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Run Date: Saturday, September 23, 2017 - 08:00
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History of the Hash

Hashing originated in December 1938 in Kuala Lumpur, then in the Federated Malay States (now Malaysia), when a group of British colonial officers and expatriates began meeting on Monday evenings to run, in a fashion patterned after the traditional British Paper Chase or "Hare and Hounds", to rid themselves of the excesses of the previous weekend. The original members included, Albert Stephen (A.S.) Ignatius "G" Gispert, Cecil Lee, Frederick "Horse" Thomson, Ronald "Torch" Bennett and John Woodrow. A. S. Gispert is recognised as the Father of Hashing, and All-Around Grand Master-Hasher.
After meeting for some months, they were informed by the Registrar of Societies that as a "group," they would require a Constitution and an official name. A. S. Gispert suggested the name "Hash House Harriers" after the Selangor Club Annex, where the men were billeted, known as the "Hash House" for its notoriously monotonous food. Apart from the excitement of chasing the hare and finding the trail, harriers reaching the end of the trail would be rewarded with beer, ginger beer and cigarettes.
The Constitution of the Hash House Harriers is recorded on a club registration card dated 1950:
* To promote physical fitness among our members
* To get rid of weekend hangovers
* To acquire a good thirst and to satisfy it in beer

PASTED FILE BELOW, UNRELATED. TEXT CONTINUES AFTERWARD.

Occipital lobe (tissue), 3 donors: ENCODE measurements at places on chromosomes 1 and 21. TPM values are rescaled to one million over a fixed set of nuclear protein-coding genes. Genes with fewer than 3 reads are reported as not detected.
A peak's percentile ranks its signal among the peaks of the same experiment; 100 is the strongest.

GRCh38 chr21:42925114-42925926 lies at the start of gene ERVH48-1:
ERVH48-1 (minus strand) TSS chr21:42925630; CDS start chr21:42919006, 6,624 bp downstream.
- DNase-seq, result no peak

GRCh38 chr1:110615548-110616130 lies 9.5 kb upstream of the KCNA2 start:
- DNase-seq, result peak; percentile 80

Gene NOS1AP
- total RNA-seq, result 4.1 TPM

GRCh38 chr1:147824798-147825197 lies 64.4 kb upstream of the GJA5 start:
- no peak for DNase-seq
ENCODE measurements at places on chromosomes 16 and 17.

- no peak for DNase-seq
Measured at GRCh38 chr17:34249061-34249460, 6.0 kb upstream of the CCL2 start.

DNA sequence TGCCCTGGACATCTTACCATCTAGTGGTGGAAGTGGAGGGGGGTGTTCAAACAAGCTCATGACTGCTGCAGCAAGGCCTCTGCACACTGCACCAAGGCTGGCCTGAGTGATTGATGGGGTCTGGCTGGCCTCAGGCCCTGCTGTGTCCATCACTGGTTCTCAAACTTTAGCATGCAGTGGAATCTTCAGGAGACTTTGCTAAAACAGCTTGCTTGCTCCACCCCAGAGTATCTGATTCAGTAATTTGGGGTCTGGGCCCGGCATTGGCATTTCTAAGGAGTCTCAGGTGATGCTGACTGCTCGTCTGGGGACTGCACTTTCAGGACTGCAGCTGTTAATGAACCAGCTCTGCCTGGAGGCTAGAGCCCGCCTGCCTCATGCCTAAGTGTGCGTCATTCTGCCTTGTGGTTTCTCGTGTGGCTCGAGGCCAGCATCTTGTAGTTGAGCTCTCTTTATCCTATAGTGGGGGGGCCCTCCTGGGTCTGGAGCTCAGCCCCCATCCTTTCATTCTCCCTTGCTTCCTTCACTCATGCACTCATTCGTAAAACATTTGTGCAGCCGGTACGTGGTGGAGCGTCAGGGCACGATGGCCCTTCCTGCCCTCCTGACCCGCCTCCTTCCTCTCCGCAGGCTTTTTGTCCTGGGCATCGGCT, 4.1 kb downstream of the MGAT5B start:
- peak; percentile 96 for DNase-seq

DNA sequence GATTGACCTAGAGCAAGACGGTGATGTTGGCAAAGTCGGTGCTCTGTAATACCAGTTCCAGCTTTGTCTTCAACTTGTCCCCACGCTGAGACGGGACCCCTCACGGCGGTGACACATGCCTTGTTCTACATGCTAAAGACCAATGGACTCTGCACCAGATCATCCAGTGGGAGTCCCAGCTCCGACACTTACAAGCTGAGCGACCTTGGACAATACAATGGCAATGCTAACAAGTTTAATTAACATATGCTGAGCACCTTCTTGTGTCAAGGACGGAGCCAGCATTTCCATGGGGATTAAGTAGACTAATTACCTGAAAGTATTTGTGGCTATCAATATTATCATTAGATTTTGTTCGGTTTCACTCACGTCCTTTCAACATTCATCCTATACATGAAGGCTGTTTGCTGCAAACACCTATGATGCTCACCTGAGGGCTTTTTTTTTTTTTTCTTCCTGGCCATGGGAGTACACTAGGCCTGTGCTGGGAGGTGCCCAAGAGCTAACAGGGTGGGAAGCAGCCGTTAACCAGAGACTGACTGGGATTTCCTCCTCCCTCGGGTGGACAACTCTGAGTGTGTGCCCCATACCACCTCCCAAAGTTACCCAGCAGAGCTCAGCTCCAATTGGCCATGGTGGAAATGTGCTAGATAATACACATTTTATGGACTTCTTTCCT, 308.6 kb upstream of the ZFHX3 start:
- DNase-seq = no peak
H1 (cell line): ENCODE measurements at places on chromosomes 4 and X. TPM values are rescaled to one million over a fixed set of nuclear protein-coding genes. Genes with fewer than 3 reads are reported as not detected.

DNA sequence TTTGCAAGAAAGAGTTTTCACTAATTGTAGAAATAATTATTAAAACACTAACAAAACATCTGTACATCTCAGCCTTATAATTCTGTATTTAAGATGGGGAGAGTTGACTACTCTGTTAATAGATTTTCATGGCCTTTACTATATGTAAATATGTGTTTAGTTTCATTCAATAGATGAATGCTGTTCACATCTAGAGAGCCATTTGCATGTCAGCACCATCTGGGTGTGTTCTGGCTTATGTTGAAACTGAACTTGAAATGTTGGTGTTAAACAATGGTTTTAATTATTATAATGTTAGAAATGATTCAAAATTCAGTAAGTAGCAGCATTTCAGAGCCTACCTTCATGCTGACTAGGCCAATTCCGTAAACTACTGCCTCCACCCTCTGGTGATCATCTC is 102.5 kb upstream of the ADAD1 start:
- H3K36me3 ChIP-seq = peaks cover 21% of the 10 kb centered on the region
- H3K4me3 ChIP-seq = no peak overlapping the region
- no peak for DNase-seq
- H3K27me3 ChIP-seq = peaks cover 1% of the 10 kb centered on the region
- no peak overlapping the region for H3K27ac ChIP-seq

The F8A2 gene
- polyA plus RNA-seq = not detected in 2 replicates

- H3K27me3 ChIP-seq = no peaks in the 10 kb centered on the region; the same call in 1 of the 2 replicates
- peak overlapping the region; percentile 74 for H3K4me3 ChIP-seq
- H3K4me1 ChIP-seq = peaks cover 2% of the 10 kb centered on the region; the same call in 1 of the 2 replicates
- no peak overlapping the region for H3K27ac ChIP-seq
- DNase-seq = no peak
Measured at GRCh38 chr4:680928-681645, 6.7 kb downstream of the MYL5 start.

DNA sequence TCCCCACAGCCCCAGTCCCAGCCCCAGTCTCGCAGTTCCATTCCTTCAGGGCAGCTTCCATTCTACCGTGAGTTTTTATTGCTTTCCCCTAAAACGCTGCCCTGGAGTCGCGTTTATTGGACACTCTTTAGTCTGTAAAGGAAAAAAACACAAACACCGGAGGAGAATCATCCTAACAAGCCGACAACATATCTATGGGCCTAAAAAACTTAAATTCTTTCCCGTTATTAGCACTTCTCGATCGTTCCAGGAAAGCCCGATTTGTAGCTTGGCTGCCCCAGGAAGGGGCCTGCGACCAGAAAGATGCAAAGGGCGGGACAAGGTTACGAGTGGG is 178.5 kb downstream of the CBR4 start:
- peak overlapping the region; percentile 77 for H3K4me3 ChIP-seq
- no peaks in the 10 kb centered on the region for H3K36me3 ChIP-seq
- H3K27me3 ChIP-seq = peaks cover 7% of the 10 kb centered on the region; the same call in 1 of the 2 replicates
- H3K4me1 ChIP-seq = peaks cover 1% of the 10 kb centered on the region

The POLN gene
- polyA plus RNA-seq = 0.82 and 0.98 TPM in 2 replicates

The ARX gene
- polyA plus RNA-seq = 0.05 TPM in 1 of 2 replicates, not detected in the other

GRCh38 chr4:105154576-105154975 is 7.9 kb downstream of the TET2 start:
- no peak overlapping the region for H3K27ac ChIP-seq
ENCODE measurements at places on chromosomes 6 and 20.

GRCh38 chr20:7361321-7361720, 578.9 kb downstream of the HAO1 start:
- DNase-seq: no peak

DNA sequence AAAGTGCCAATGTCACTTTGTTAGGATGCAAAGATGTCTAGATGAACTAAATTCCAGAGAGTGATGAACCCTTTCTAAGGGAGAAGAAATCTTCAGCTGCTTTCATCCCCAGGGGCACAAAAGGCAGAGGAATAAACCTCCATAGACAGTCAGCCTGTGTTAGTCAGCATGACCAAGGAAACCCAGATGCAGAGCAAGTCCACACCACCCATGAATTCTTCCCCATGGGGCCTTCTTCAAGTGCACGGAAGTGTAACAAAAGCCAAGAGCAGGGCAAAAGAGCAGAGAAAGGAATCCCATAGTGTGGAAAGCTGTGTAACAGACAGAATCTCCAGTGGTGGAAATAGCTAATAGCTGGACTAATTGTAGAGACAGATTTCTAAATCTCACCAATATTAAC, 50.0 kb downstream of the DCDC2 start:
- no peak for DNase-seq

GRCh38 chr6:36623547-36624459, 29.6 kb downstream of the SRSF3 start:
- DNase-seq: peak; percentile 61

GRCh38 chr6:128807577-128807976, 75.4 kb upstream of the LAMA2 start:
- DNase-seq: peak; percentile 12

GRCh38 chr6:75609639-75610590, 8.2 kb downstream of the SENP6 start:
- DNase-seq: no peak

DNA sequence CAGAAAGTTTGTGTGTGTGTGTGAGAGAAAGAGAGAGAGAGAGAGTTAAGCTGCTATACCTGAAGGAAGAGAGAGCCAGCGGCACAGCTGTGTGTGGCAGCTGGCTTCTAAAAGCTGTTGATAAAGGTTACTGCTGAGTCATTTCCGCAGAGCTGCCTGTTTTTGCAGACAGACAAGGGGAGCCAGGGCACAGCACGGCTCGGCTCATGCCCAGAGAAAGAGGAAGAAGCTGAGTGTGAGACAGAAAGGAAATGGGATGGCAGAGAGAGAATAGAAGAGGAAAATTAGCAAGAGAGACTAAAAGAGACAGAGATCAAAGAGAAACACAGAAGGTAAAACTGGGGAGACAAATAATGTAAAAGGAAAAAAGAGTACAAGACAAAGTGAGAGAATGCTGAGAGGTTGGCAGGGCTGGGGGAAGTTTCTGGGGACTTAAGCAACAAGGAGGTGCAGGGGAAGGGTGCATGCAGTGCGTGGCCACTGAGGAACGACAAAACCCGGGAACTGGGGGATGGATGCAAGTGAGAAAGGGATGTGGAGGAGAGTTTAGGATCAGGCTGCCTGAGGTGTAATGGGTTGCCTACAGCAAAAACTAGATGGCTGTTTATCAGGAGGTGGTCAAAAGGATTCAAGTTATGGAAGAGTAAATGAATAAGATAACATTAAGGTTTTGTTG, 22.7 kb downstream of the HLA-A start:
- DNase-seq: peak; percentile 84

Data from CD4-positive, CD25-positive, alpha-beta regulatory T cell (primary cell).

* To persuade the older members that they are not as old as they feel[citation needed]
Hashing died out during World War II after the invasion of Malaya, but was re-started after the war by most of the original group, minus A. S. Gispert, who was killed on 11 February 1942 in the Japanese invasion of Singapore, an event commemorated by many chapters by an annual Gispert Memorial Run held on this day.
Apart from a "one-off" chapter formed on the Italian Riviera by Gus McKey, growth of Hashing remained small until 1962, when Ian Cumming founded a chapter in Singapore. The idea then spread through the Far East, Europe, Australia, and New Zealand, and North America, booming in popularity during the mid-1970s.
At present, there are almost two thousand chapters in all parts of the world, with members distributing newsletters, directories, and magazines and organising regional and world Hashing events.
For more information, please visit the World Hash Website

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